When the beep signal is present on the line 49, it will cause an OR circuit 56 to generate an airspeed limit disable signal on a line 57. It will also enable an AND circuit 58 so that, if a signal indicating that airspeed error exceeds 5 knots is present on a line 59, the AND circuit 58 can set a bistable device 60 to provide a signal on a line 61 that will also cause the OR circuit 56 to continue to present the airspeed error limit disable signal on the line 57, even after the beep signal disappears from the line 49. Once the bistable 60 is put into the set state, it will remain there until the airspeed error drops below 5 knots as indicated by a signal on a line 62. The signals on the lines 59 and 62 are alternatively provided by a window comparator 63 in response to an airspeed error signal provided on a line 64 by circuitry described with respect to FIG. 4 hereinafter.
The circuitry illustrated in FIG. 3 provide status signals that control the autopilot described hereinafter with respect to FIG. 4. A principal signal is the pitch synch signal on the line 53 (together with the airspeed synch signal on the line 55). Note that the pitch synch signal on the line 53 is generated in response either to transitions in airspeed between cruise and sub-cruise levels (signal on line 39), to trim release (signal on line 41) or initiation of a beep (signal on the line 51). And, whenever sub-cruise speeds are involved, the airspeed synch signal on the line 55 is constantly generated, for use in FIG. 4. But, the pitch synch signal is only momentary in response to speed transitions or initiation of beeping, but is present throughout trim release.
Referring now to FIG. 4, the longitudinal (or pitch) axis of the autopilot system includes an airspeed portion (in the upper left of FIG. 4) an attitude portion (in the lower left of FIG. 4) and common portions in the center and to the right of FIG. 4. In the airspeed portion, the filtered airspeed signal on the line 10 is applied to a summing junction 68 along with an integrated feedback signal on the line 69 from an integrating amplifier 70 having a gain K6. The integrating amplifier 70 provides the necessary integral feedback to cause synchronizing of the pilot-selected reference airspeed to the then-current filtered airspeed, in a well known fashion. Specifically, the input to the integrating amplifier 70 on a line 71 will be provided through a switch 72 as a function of an airspeed error signal on a line 64 generated by the summing junction 68, whenever the airspeed synch signal is present on the line 55. Since this signal will last at least 50 milliseconds, the output of the summing junction is fed to the integrating amplifier 70 for a sufficient time that the output of the amplifier will be equal to its input, so that the airspeed error signal on line 64 will eventually go to zero and the output of the amplifier 70 will stabilize. This is referred to as synchronizing. Then, when the airspeed synch signal is no longer present on the line 55, the switch 72 will be open, and (except during beeping as is described hereinafter) there will be no signal on the line 71 and therefore the output of the integrator on line 69 will thereafter remain constant, whereby the integrator 70 acts as a memory unit memorizing the desired filtered airspeed at the time of synchronizing.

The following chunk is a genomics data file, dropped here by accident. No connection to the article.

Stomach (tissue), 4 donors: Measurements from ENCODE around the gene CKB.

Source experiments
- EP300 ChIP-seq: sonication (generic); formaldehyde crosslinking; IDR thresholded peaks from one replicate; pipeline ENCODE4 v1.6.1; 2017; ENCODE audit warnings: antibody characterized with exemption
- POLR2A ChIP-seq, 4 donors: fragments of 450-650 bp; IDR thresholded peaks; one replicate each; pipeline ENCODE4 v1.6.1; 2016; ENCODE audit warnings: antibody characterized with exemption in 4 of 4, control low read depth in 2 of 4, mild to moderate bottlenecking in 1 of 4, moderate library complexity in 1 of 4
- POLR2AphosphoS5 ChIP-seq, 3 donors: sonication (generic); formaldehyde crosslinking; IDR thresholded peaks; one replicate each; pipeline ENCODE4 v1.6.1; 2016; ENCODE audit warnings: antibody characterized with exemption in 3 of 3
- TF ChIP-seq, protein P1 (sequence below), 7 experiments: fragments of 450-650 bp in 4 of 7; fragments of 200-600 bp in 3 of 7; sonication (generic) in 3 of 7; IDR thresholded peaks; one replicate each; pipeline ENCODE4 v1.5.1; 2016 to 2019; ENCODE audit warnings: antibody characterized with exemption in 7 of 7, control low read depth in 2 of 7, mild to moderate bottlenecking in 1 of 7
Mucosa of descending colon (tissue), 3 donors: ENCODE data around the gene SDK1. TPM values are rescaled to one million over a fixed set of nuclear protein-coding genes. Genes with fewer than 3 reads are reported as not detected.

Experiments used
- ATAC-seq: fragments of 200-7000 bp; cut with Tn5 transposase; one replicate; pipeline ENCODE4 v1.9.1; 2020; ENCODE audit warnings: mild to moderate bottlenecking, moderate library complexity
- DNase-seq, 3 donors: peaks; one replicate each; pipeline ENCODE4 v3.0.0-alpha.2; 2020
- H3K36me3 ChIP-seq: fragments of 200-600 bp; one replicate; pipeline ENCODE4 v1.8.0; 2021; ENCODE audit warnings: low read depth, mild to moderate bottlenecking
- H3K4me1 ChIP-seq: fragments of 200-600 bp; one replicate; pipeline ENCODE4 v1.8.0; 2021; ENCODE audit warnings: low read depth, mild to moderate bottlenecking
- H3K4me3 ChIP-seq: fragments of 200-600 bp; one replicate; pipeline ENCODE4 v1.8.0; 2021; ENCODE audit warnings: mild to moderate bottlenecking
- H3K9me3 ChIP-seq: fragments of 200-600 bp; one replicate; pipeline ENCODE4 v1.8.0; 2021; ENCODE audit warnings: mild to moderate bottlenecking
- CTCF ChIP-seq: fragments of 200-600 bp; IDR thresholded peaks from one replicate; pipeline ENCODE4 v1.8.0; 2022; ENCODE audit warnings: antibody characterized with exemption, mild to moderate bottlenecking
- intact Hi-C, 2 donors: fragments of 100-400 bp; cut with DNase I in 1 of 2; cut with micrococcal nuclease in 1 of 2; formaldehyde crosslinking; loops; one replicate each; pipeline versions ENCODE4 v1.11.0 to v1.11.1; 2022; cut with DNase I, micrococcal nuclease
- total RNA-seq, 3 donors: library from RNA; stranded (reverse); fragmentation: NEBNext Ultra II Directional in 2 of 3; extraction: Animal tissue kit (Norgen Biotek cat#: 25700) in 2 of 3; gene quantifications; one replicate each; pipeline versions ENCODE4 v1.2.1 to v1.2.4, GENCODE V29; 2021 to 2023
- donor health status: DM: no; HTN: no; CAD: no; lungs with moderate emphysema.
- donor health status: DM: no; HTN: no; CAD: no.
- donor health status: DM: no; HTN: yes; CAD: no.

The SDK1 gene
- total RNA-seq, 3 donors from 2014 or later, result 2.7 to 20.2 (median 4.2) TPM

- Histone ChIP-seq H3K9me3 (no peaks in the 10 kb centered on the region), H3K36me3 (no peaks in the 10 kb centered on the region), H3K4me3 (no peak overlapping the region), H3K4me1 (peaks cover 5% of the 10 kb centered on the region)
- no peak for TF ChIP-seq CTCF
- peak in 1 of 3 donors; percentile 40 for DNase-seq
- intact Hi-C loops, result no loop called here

The airspeed error signal on the line 64 is fed through an airspeed error limit circuit 73 and then to a pair of amplifiers 74, 75 having gains K4 and K5 respectively. The limiter 73 causes the airspeed error signal which is utilized to be no greater than some value, such as 5 knots. However, the function of the limiter 73 can be eliminated from the circuitry of FIG. 4 whenever a switch 76 is closed by means of the airspeed error limit disable signal on the line 57 (from the circuitry described hereinbefore with respect to FIG. 3). Thus, during beeping, where it is desirable to allow the circuits to respond to the maximum airspeed error, the limiter 73 can be bypassed. If the pilot desires to nudge the speed trim point, when operating at cruise speeds with airspeed hold engaged, he may depress the beeper switch, which will provide a signal of a known magnitude on the line 47, the polarity of which is dependent on whether he wishes to increase or decrease his speed. If operating at cruise speed, the airspeed greater than 60 knots signal will be present on the line 33 which will operate a switch 77 to cause the ħbeep signal to be applied on the line 71 at the input to the integrating amplifier 70. The integrating amplifier 70 will therefore integrate the fixed ħbeep signal, of desired polarity, so long as the beep switch is depressed in that direction. This will cause the output of the integrating amplifier 70 on the line 69 to provide a changing signal at the summing junction 68 so as to create an airspeed error signal component on the line 64 indicative of the nudging of the trim point being effected by the beeper.
At the bottom of FIG. 4, the pitch attitude circuitry is responsive to a pitch attitude signal on a line 80 derived from the pitch axis output of the vertical gyro of the aircraft (or equivalent). In a fashion fully analogous to the airspeed circuitry described in FIG. 4 thus far, the pitch attitude circuitry includes a summing junction 81 fed by a signal line 82 from the output of an integrating amplifier 84, having a gain of K7. The amplifier 84 in turn responds to signals on a line 85. Dependent on closure of a switch 86, in response to presence of the pitch synch signal on the line 53, the line 85 is responsive to the output of the summing junction 81 on the line 87. Or the integrator 84 may respond to the beep signal on the line 47 when a switch 88 is closed by the airspeed less than 60 knots signal on the line 34. The pitch attitude synch signal (equivalent to the airspeed error signal on the line 64) is applied by the line 87 to a pair of amplifiers 90, 91 having gains K1 and K3 respectively and corresponding to the amplifiers 74, 75, described with respect to airspeed hereinbefore.